I know that the temptation is there to regard HD&L and Doofus' behavior towards Webby here as being somewhat dickish.  In all honesty, their deportment isn't all that bad.  The worst it gets is when they respond to Webby's wish for a "second" merit badge with the claim that they'll soon own 200 badges and then yuck it up a bit.  Even this is blessedly free of Nelson Muntz-style "Hah-hah!" attitude towards Webby; the lads are simply chortling over their own prowess.

Once the kids get on board the Little Wave, the boys actually seem quite supportive of Webby's efforts to earn her sailing badge, even as they themselves goof off and play pirate.  "I think that Webby's sailing merit badge is in the bag," remarks HDorL (I can't tell which, since the boys are in Woodchuck and/or sailing gear throughout) as Webby takes the Wave out to sea.  Later, one Nephew shows another sort of support for Webby by stroking her shoulder in a soothing fashion as the kids grieve over Scrooge's apparent fate.  After it becomes obvious that Webby is the best sailor of the group, the boys (and I'm including Launchpad here) acknowledge the fact and let her pilot the boat during the climactic action.  I know that I'm comparing shiny red apples and rind-diseased oranges here, but imagine how the HD&L of Quack Pack would have behaved during these scenesNo, while this is not the boys' finest hour, it could have been far, FAR worse.

As for "Launchpad, the Junior Woodchuck troop leader"... well, at least Divono addresses the question of HOW such a shocking thing might have come to pass, which is more than Michael Keyes did during "Superdoo!".  Ironically, Launchpad may owe his unexpectedly lofty status to the Junior Woodchuck policy of handing out merit badges for everything under the sun.  In LP's case, he earned his badges for, in Doofus' words, "surviving catastrophes on land, sea, and air."  And given the sheer number of catastrophes in which LP has been involved, you can easily imagine how many trinkets he may have pocketed over the years.  In "Superdoo!", by contrast, LP is presented as "the all-time merit badge champion," with no explanation whatsoever being given (apart from the fact that LP needs to be bested and dissed as part of the super-powered Doofus' campaign to alienate all of his erstwhile friends).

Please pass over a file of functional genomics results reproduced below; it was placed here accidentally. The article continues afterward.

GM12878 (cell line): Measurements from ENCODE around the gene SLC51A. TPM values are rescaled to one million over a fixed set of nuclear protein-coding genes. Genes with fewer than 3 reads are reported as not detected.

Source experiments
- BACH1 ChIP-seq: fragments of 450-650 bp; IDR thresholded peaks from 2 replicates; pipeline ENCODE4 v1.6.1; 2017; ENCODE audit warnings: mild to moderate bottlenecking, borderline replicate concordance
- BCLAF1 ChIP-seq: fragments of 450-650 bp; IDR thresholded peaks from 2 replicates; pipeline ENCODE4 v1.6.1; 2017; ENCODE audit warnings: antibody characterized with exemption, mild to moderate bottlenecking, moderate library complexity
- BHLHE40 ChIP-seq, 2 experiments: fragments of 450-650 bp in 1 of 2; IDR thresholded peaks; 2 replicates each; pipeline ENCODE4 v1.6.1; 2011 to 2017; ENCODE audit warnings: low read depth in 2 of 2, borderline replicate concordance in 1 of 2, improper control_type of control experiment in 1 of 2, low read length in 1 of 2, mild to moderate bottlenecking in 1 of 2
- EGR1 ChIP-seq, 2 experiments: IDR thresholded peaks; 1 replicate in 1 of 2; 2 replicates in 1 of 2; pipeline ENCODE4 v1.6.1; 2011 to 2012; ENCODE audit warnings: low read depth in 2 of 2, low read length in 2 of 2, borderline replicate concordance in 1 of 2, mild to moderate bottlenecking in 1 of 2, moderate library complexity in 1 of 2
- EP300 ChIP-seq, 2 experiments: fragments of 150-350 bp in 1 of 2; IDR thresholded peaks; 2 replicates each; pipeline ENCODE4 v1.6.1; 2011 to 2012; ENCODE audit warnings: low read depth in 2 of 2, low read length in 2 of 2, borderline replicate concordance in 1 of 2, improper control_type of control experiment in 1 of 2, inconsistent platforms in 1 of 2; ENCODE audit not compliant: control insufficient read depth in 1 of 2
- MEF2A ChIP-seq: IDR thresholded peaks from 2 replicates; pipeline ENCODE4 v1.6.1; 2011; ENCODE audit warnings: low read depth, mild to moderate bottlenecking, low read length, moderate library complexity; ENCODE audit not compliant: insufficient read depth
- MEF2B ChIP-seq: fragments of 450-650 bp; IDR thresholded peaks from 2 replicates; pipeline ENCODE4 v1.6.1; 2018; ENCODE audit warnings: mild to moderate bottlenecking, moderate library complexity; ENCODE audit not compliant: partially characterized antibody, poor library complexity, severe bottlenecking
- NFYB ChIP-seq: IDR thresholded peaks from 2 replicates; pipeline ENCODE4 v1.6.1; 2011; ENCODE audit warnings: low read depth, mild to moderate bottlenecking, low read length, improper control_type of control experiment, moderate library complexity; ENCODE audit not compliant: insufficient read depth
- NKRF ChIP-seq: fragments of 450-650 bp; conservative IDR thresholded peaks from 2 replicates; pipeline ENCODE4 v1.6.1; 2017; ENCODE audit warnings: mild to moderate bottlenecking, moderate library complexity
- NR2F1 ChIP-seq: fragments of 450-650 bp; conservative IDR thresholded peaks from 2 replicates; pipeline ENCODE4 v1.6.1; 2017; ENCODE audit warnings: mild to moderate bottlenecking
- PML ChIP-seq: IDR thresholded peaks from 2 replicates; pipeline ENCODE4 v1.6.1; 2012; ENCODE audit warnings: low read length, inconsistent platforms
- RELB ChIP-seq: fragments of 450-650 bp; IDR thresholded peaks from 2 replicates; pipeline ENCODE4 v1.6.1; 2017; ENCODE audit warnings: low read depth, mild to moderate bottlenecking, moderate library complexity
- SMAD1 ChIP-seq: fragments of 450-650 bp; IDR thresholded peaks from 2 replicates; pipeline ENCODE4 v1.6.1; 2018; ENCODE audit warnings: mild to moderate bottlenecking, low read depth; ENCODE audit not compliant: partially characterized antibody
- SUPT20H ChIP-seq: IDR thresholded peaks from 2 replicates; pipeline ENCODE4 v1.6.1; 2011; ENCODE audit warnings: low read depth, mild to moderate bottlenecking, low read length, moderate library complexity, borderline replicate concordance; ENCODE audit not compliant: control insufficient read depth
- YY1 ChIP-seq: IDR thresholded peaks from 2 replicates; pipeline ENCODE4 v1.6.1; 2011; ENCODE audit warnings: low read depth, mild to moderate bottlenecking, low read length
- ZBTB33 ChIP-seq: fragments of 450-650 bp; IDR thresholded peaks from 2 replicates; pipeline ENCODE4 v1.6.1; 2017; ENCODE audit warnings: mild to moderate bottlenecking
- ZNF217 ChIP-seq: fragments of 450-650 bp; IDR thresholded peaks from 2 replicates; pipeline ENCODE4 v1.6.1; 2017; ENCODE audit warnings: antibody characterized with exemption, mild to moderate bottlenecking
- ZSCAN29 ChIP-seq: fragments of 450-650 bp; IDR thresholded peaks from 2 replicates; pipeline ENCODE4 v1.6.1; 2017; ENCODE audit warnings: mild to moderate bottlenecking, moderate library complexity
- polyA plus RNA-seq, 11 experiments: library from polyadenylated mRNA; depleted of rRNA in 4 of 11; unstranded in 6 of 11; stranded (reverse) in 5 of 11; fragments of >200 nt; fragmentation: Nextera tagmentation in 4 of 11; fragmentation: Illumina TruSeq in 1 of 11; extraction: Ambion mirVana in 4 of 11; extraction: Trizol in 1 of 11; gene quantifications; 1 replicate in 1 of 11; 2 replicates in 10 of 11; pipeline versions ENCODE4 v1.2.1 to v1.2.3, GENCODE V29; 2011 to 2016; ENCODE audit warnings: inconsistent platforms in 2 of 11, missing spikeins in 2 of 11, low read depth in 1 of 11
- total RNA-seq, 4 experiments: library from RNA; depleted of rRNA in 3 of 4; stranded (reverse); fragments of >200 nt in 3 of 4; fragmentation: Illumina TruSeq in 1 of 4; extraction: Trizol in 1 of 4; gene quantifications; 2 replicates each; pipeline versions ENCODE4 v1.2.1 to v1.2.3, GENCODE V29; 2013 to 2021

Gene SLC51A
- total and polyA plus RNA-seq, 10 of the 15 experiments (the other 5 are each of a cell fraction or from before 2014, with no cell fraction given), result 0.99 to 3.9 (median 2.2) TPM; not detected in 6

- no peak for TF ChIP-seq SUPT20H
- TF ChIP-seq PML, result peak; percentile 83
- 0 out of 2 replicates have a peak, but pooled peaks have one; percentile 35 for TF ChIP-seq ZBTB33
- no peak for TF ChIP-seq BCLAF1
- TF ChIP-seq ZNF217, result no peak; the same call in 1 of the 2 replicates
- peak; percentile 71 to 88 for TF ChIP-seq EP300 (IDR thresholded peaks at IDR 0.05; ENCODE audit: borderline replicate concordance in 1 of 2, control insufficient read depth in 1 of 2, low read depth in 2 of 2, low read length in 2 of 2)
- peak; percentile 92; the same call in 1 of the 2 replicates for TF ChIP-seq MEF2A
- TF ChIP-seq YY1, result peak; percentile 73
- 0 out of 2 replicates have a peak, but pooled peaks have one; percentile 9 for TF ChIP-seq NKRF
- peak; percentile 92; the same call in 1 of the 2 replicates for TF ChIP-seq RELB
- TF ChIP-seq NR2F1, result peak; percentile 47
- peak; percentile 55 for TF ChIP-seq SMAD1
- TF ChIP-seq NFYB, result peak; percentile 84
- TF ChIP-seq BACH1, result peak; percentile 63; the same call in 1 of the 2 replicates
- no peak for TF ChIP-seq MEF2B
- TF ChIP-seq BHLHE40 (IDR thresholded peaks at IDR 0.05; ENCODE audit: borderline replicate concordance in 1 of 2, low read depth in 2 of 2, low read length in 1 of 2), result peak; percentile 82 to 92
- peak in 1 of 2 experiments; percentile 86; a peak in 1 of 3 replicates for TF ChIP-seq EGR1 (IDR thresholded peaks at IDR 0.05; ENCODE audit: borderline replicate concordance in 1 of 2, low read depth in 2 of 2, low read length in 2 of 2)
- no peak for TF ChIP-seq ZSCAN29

"Merit-Time" isn't a front-rank DT episode, but it's entertaining, thrilling, and more than "Heart"-filled enough to rank as a fairly substantial success.





(GeoX)  [HD&L] have an awful, horrific, intolerable chant where they go "Wacka-Wacka-Woodchuck." Whoever came up with that one should certainly be thrown off a steep embankment.